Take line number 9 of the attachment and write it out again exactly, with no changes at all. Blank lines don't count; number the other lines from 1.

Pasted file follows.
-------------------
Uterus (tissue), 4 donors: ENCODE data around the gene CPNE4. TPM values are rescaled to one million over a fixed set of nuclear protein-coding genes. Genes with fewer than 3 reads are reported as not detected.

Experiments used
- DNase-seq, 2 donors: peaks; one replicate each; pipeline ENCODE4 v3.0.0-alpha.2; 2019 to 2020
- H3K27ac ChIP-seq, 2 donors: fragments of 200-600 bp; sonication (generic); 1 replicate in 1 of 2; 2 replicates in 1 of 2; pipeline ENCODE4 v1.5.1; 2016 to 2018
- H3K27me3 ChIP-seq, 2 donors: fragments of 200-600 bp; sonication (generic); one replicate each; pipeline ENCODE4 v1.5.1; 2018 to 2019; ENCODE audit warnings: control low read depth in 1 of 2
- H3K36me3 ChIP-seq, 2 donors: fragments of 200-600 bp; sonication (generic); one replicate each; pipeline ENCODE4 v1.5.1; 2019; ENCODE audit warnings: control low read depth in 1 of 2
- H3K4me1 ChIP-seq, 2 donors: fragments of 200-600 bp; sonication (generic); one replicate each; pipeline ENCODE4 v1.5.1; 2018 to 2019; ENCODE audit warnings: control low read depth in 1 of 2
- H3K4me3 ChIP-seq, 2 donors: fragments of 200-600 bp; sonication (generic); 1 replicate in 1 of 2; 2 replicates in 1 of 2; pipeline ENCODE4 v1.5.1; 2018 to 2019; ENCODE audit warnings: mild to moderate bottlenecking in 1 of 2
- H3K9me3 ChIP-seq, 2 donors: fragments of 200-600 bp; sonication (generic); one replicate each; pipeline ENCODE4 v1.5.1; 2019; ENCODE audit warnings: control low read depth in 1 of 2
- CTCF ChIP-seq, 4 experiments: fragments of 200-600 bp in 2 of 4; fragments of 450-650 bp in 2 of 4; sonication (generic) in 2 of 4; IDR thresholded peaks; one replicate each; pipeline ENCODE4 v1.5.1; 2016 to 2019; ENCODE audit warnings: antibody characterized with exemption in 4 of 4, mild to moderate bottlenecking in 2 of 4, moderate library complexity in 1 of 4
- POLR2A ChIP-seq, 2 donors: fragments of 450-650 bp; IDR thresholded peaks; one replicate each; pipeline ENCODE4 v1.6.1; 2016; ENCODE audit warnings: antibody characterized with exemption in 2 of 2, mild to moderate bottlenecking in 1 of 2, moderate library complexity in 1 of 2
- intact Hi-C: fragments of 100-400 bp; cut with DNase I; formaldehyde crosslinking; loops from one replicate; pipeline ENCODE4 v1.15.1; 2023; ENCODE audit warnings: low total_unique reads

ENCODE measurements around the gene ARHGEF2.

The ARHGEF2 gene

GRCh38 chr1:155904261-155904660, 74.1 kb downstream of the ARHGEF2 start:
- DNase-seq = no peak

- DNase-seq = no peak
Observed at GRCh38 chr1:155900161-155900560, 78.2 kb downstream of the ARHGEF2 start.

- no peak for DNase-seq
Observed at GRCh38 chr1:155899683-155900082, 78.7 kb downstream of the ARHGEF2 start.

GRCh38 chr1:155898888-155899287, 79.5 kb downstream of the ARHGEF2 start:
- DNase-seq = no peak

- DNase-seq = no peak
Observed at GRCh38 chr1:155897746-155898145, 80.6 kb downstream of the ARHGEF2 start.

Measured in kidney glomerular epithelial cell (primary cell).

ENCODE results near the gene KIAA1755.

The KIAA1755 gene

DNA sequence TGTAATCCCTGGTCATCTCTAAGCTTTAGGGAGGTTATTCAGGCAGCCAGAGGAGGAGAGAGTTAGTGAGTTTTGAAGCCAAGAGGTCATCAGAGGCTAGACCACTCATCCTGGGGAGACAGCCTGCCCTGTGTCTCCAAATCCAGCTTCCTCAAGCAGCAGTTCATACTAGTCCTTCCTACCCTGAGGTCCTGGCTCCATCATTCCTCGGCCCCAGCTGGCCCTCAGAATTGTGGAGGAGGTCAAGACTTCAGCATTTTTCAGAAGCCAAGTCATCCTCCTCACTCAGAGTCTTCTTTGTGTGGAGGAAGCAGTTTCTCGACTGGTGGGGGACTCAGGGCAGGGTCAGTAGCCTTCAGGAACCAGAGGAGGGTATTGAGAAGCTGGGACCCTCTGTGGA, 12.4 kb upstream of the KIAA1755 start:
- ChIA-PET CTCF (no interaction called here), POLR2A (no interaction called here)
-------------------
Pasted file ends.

- H3K9me3 ChIP-seq, 2 donors: fragments of 200-600 bp; sonication (generic); one replicate each; pipeline ENCODE4 v1.5.1; 2019; ENCODE audit warnings: control low read depth in 1 of 2